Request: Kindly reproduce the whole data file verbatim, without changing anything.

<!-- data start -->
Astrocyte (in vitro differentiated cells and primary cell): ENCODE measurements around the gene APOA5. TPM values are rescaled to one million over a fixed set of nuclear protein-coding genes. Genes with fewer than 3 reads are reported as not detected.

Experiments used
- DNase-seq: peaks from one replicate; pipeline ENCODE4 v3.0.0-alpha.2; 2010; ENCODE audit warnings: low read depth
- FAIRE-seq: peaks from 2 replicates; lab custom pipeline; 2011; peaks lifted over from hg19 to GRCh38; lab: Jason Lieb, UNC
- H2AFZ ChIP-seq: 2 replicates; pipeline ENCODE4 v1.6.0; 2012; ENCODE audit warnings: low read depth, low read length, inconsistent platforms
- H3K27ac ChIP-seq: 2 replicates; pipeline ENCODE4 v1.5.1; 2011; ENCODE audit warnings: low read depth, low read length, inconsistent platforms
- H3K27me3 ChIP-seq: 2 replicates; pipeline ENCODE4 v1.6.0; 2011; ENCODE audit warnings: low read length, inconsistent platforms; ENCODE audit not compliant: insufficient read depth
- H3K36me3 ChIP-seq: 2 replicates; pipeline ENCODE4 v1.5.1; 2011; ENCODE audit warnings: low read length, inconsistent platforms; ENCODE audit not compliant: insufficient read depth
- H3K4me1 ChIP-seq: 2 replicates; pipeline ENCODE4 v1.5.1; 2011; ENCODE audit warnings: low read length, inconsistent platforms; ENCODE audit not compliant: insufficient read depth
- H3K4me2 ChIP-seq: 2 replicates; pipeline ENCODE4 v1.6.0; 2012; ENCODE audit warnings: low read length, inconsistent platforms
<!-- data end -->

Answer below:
Astrocyte (in vitro differentiated cells and primary cell): ENCODE measurements around the gene APOA5. TPM values are rescaled to one million over a fixed set of nuclear protein-coding genes. Genes with fewer than 3 reads are reported as not detected.

Experiments used
- DNase-seq: peaks from one replicate; pipeline ENCODE4 v3.0.0-alpha.2; 2010; ENCODE audit warnings: low read depth
- FAIRE-seq: peaks from 2 replicates; lab custom pipeline; 2011; peaks lifted over from hg19 to GRCh38; lab: Jason Lieb, UNC
- H2AFZ ChIP-seq: 2 replicates; pipeline ENCODE4 v1.6.0; 2012; ENCODE audit warnings: low read depth, low read length, inconsistent platforms
- H3K27ac ChIP-seq: 2 replicates; pipeline ENCODE4 v1.5.1; 2011; ENCODE audit warnings: low read depth, low read length, inconsistent platforms
- H3K27me3 ChIP-seq: 2 replicates; pipeline ENCODE4 v1.6.0; 2011; ENCODE audit warnings: low read length, inconsistent platforms; ENCODE audit not compliant: insufficient read depth
- H3K36me3 ChIP-seq: 2 replicates; pipeline ENCODE4 v1.5.1; 2011; ENCODE audit warnings: low read length, inconsistent platforms; ENCODE audit not compliant: insufficient read depth
- H3K4me1 ChIP-seq: 2 replicates; pipeline ENCODE4 v1.5.1; 2011; ENCODE audit warnings: low read length, inconsistent platforms; ENCODE audit not compliant: insufficient read depth
- H3K4me2 ChIP-seq: 2 replicates; pipeline ENCODE4 v1.6.0; 2012; ENCODE audit warnings: low read length, inconsistent platforms